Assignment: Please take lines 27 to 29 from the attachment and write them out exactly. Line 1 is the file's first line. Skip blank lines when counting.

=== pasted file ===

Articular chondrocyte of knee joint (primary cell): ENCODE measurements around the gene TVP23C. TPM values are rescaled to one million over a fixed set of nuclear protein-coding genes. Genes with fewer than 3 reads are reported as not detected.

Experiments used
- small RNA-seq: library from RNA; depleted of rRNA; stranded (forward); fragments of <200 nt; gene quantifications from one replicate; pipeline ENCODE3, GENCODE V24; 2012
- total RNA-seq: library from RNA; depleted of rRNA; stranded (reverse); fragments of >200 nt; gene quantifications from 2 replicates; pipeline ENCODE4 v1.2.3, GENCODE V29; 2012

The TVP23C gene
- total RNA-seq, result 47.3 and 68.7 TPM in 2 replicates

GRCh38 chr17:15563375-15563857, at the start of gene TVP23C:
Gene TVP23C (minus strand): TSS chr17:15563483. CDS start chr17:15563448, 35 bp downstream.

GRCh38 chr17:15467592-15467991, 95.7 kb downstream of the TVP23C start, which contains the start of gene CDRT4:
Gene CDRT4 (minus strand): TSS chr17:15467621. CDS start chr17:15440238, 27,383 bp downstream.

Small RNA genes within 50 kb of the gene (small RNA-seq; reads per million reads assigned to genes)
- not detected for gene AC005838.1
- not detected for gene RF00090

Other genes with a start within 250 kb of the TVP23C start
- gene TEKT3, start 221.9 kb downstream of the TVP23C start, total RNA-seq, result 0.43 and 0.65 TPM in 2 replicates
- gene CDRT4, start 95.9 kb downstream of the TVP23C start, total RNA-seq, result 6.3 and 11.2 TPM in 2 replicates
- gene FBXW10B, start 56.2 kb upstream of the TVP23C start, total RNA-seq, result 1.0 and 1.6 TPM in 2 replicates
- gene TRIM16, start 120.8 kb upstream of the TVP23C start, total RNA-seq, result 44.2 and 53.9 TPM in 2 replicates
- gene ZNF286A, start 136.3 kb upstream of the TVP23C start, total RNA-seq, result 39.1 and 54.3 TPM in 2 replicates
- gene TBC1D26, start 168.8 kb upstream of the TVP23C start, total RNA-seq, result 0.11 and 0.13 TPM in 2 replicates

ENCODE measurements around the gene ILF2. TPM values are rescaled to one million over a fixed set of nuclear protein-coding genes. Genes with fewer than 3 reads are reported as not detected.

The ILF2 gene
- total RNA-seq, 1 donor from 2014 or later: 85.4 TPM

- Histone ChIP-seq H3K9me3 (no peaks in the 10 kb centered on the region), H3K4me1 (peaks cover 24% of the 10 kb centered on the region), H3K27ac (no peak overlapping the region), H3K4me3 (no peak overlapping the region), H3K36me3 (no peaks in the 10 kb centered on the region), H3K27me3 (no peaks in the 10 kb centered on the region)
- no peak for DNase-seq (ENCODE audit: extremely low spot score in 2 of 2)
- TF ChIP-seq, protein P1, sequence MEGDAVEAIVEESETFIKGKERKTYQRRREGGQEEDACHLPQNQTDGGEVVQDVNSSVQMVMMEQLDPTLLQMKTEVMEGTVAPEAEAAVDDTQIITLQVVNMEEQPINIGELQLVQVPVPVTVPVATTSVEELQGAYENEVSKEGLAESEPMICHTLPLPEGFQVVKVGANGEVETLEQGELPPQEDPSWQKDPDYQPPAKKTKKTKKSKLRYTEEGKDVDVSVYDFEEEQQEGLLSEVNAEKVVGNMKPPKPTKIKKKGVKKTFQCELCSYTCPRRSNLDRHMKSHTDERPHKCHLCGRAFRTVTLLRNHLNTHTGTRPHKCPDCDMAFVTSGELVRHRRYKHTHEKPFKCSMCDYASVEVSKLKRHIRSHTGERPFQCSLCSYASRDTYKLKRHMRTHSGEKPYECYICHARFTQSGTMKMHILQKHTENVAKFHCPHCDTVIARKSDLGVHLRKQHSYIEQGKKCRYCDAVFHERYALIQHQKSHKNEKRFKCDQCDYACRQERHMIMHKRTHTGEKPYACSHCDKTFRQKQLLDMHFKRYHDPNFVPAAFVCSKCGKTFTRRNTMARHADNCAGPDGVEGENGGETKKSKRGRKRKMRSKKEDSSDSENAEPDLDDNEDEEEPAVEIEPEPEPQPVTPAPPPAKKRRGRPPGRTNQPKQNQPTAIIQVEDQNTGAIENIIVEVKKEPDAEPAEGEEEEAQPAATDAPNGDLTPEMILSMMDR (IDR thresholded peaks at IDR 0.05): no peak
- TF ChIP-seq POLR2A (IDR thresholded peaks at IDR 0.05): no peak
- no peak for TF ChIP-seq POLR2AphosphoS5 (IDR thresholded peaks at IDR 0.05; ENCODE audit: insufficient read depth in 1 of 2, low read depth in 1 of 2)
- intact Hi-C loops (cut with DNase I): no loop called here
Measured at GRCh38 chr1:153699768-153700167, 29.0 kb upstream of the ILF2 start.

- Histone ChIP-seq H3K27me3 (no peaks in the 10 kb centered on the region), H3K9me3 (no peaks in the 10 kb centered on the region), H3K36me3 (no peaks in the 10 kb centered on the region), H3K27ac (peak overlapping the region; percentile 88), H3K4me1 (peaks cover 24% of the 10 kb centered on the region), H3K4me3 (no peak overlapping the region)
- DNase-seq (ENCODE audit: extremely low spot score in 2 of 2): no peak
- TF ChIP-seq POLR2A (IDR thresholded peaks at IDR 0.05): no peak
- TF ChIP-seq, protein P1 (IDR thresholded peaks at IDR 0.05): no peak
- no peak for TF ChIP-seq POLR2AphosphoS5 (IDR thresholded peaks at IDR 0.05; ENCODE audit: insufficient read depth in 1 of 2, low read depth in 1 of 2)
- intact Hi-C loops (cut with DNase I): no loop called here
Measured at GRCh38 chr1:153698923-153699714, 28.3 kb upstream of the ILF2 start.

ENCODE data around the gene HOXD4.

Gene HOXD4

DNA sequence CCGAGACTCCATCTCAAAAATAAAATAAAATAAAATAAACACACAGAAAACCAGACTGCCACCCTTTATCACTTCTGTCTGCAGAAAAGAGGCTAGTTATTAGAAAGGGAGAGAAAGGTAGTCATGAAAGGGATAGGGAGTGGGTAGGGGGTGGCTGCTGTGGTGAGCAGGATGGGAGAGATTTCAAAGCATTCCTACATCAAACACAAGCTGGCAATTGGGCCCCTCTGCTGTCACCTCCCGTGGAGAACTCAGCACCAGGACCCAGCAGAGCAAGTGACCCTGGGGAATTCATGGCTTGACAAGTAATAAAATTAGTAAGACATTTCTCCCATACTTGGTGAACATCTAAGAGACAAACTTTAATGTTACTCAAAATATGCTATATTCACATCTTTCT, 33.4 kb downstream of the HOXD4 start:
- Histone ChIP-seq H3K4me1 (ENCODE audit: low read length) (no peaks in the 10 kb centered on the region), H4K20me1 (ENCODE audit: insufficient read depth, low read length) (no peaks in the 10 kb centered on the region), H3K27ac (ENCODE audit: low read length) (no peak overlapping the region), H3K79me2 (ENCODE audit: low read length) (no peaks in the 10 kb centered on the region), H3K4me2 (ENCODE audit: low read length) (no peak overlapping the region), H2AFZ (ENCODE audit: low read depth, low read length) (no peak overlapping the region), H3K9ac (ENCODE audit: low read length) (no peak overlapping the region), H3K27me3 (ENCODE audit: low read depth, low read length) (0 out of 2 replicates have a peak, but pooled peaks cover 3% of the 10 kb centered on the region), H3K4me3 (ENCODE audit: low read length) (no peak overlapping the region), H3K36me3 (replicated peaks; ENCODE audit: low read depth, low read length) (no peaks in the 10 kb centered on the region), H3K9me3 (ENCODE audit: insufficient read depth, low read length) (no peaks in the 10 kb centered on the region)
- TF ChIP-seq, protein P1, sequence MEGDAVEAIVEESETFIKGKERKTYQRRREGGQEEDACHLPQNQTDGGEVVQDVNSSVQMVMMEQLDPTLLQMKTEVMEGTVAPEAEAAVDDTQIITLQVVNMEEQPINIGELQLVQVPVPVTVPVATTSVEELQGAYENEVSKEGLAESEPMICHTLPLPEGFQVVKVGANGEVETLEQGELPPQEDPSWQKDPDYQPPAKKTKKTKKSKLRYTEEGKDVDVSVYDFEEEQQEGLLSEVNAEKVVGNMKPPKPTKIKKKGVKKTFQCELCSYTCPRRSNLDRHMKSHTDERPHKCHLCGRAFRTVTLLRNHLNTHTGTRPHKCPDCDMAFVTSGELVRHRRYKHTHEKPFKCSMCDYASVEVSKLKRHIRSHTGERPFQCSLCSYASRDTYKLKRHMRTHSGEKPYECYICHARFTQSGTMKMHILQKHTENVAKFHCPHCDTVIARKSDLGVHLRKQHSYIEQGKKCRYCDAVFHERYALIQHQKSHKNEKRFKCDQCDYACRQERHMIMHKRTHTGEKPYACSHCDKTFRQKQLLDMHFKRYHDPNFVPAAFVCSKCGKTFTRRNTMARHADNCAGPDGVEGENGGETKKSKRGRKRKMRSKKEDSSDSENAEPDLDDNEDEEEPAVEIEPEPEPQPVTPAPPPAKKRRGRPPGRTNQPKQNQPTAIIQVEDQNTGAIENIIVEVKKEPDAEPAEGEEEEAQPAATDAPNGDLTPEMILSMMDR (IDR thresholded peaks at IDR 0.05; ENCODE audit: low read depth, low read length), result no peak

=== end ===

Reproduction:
- TF ChIP-seq POLR2A (IDR thresholded peaks at IDR 0.05): no peak
- no peak for TF ChIP-seq POLR2AphosphoS5 (IDR thresholded peaks at IDR 0.05; ENCODE audit: insufficient read depth in 1 of 2, low read depth in 1 of 2)
- intact Hi-C loops (cut with DNase I): no loop called here